GRETH, A. & SCHWEDE, G. (1993)

The reintroduction programme for the Arabian oryx Oryx leucoryx in Saudi Arabia.

Int. Zoo Yb. 32: 73-80.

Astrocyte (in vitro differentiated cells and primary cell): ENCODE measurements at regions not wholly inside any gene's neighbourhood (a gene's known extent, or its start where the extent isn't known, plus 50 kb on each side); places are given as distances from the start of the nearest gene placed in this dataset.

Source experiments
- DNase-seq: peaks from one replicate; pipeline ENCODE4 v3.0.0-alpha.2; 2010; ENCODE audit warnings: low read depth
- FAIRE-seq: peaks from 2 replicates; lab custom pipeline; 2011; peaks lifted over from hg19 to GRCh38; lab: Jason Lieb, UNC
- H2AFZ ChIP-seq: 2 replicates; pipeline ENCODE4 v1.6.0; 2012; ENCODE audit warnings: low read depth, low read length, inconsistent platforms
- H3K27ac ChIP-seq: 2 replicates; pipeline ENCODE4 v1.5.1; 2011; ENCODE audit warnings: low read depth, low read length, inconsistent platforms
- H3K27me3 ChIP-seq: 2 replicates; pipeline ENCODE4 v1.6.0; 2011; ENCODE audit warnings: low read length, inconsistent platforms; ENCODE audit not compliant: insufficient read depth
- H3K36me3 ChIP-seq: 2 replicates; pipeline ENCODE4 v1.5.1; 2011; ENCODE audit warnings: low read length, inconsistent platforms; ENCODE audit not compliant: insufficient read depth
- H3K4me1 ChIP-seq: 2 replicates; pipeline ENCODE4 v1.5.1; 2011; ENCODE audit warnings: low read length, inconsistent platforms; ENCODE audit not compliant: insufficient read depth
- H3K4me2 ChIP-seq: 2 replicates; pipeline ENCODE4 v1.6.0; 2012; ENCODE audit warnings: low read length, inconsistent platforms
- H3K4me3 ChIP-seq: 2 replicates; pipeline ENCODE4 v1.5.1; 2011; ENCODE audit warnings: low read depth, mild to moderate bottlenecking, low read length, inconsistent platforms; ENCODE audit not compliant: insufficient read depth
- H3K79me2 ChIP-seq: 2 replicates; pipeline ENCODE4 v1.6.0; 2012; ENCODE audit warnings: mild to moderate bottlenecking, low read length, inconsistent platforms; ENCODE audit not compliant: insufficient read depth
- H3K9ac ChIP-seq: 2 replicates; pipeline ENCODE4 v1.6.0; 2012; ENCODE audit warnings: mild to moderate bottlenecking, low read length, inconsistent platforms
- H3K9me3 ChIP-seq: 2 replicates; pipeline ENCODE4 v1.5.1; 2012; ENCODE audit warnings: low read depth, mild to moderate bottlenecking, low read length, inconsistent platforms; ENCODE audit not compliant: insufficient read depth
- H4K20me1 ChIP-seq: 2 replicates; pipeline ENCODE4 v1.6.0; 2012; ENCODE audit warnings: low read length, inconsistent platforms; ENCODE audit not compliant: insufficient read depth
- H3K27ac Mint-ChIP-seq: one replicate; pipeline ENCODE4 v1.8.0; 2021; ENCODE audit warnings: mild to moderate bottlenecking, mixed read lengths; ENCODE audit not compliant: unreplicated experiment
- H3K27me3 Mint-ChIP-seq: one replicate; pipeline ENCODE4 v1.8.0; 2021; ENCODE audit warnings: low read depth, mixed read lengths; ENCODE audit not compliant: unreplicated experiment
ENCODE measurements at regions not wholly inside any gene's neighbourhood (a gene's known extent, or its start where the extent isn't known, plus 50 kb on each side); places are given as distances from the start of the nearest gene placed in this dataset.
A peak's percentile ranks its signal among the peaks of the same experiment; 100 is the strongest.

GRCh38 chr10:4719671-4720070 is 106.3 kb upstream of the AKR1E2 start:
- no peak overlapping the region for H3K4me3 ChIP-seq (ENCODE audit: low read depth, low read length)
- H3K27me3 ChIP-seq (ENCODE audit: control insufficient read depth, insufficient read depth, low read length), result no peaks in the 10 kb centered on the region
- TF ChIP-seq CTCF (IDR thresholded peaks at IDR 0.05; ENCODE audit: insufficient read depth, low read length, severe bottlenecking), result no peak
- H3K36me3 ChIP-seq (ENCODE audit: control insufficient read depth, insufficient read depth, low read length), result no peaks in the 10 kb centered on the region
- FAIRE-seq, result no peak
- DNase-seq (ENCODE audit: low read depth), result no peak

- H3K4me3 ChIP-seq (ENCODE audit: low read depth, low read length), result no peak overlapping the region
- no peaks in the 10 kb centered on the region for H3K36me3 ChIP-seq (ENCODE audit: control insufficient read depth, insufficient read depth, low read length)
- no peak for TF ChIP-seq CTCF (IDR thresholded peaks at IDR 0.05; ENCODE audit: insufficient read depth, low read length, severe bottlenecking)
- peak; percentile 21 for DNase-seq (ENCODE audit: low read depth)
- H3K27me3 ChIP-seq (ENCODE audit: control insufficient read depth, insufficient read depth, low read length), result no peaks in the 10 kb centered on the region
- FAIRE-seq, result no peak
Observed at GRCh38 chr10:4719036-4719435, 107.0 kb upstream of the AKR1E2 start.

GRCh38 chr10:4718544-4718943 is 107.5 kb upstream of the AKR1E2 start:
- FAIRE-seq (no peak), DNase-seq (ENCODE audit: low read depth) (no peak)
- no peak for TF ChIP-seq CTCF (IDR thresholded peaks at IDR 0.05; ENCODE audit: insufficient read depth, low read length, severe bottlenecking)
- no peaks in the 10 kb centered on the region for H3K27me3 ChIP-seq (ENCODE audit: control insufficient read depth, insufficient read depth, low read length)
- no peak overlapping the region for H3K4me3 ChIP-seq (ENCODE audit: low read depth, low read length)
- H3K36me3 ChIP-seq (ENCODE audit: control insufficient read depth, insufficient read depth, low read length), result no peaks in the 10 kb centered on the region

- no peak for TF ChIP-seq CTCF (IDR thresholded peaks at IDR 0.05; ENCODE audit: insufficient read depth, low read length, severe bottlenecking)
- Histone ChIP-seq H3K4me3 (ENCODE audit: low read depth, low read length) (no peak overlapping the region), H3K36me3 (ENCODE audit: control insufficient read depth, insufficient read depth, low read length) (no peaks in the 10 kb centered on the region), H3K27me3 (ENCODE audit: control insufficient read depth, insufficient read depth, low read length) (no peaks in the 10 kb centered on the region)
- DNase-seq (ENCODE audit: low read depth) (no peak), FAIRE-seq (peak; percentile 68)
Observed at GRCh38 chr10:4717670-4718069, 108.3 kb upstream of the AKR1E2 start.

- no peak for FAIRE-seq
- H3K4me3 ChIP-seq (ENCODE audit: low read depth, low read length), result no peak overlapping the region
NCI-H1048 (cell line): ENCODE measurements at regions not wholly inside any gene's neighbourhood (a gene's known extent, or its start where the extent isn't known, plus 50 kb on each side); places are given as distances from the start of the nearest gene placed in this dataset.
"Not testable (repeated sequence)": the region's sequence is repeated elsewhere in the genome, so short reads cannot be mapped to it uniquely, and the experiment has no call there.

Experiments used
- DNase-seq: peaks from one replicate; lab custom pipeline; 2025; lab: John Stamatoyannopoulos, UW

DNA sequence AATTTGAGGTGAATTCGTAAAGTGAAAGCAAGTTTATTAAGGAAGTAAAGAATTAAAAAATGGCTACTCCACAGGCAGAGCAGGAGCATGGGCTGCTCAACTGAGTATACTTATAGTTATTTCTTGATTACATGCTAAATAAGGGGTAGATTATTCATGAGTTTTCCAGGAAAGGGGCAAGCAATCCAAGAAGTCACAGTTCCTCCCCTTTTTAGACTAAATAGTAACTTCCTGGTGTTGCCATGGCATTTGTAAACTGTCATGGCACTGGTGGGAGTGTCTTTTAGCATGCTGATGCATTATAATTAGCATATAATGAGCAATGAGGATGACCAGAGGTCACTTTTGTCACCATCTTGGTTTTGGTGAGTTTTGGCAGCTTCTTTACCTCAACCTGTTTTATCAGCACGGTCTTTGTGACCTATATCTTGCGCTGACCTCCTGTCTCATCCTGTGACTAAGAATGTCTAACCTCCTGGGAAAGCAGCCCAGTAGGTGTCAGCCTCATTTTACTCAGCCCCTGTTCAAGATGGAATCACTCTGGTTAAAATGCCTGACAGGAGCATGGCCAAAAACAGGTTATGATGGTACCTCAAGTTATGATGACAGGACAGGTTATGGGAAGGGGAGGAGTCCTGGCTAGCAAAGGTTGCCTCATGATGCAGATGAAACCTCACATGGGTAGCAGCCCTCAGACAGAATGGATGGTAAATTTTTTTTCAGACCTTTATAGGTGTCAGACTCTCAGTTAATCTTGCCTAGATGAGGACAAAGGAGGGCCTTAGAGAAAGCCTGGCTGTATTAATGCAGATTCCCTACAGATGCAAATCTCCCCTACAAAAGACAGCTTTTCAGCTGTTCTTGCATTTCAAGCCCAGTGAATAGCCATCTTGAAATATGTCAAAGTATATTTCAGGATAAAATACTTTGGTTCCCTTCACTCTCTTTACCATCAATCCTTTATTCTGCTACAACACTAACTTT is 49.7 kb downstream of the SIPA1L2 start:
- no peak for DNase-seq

The Arabian oryx Oryx leucoryx has become a symbol of the recovery through ex situ conservation measures of a species once extinct in the wild. Formerly ranging over most of the Arabian Peninsula and as far north as Israel and Syria (Tristram, 1884; Stewart, 1963), the Arabian oryx became extinct in the wild in 1972 (Henderson, 1974). ‘Operation Oryx’, organized by the Fauna and Flora Preser- vation Society, was responsible for the capture of three wild specimens in 1962 and, with gifts from the London Zoo, the Emir of Kuwait and the King of Saudi Arabia, a founder herd of nine animals was created and kept at the Phoenix Zoological Garden (Grimwood, 1988). The establishment of the ‘World Herd’ and a studbook, and the development of a co-operative programme between several zoological institutions all over the world have permitted the successful propagation of the species in captivity (Dolan, 1989). The world captive population now reaches 2000 individuals. Reintroduction as the ultimate goal of captive-breeding programmes for endan- gered species has become an important tool in conservation. In 1982, the first Arabian oryx were released into the wild in the central desert region of Oman (Stanley Price, 1989). The pilot project has proved to be highly successful, both from a biological point of view, with a wild herd of 112 individuals at the end of 1990 (Spalton, 1992, see also this volume), and from a sociological point of view, with the support of the local bedouin communities. Another project has started in Jordan in a fenced reserve (Abu Jafar & Hays-Shahin, 1988) and reintroduction is also planned in Israel. In Saudi Arabia, the National Commis- sion for Wildlife Conservation and Development (NCWCD) has engaged in ambitious reintroduction programmes of various native species, as part of a long- term strategy to restore the country’s bio- diversity. Today, more than 20 years after its extermination in the wild, the Arabian oryx has started to make a successful comeback. In 1986 a captive-breeding programme was established at the National Wildlife Research Center in Taif (Abu-Zinada et al., 1988).



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